Chris Knipp Writing: Movies, Politics, Art

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PostPosted: Mon Apr 13, 2020 10:27 pm 
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BRUNO DUMONT: JOAN OF ARC/JEANNE (2019) - Rendez-Vous with French Cinema


Numbing history

I have followed Bruno Dumont faithfully for many years, even when he's made dramatic shifts of direction with his comic "Quinquin" series and the grotesque "Slack Bay" film, and even the nutty rock-rap fantasy (staged on the sand dunes along a northern sea) about the young Joan of Arc. But with his full-on sequel to that oddball riff on the sainted Joan's early years, Jeannette, entitled Jeanne, he has run off the rails too far and I cannot follow. (Both this and the previous film are inspired by plays by Charles Péguy.)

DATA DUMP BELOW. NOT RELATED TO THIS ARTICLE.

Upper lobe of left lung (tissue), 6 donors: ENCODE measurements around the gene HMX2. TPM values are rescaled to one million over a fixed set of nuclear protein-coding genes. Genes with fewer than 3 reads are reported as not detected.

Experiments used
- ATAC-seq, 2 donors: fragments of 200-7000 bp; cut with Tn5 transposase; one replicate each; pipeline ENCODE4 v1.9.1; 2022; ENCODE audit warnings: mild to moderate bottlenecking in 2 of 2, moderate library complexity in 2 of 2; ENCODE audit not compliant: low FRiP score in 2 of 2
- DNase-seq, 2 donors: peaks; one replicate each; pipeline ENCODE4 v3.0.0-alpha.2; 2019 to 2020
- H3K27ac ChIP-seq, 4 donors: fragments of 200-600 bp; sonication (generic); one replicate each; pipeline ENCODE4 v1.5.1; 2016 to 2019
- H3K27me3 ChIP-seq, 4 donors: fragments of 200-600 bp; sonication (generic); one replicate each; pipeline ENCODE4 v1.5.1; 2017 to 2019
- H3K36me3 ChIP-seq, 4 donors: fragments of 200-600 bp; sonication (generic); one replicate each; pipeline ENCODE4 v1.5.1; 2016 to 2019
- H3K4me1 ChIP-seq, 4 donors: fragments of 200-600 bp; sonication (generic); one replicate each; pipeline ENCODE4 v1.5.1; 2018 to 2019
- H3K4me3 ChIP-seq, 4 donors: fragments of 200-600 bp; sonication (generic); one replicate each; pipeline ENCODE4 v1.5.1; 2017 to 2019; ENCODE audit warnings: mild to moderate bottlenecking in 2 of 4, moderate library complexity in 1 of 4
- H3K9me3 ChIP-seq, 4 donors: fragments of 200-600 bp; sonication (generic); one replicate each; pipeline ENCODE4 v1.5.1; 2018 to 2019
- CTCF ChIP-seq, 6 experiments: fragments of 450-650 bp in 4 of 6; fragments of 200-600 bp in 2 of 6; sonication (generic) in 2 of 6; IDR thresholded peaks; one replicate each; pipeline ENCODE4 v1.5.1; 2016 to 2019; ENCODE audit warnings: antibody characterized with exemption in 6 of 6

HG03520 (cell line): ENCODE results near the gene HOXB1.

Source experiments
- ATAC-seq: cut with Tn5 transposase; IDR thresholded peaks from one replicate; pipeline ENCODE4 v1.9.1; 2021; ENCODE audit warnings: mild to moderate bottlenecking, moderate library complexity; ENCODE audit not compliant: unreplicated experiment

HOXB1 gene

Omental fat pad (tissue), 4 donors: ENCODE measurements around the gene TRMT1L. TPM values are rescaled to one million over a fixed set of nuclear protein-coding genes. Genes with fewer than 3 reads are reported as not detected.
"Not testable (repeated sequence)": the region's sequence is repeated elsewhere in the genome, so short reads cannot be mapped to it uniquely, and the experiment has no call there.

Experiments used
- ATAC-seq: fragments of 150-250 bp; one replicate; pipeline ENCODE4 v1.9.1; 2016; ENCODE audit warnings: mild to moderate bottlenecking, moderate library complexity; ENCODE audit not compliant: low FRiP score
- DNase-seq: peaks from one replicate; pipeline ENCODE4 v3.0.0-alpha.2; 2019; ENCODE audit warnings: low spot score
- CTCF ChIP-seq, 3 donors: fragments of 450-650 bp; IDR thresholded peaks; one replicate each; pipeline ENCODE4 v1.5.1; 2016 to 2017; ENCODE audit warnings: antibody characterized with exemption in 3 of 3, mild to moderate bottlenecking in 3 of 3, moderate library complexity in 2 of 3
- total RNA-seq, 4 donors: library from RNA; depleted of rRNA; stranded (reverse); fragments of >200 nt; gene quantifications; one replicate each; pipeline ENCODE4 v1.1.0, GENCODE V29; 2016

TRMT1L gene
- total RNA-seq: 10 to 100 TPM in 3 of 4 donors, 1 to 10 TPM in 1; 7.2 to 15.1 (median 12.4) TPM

This would be a funny film if it weren't so boring. Mind you, I am full of admiration for the young actress Lise Leplat Prodhomme, who plays the peasant girl inspired by holy voices to lead French armies for King Charles successfully against his rivals and the English, but who, after her victorious operations faltered, was tried for heresy and burned at the stake. Leplat Prodhomme has presence, and speaks always with plenty of conviction. Her passionate commitment to her role is unquestionable, her confidence, her simple, inner faith. When the camera looks her in the eye, she stares right back. It's as intense a gaze as you'll ever see in a film. She could become an actress, with such presence. The trouble is that, especially in the taxing opening sequences, she sometimes seems to be mechanically reciting her lines, looking into space. Nonetheless at the end she seems to embody the role.

But there's a worse problem. The fifteenth-century Jeanne d'Arc was young. But records tell us she was nineteen. Lise is only ten years old now. She's not only too young, but looks too small to lead an army.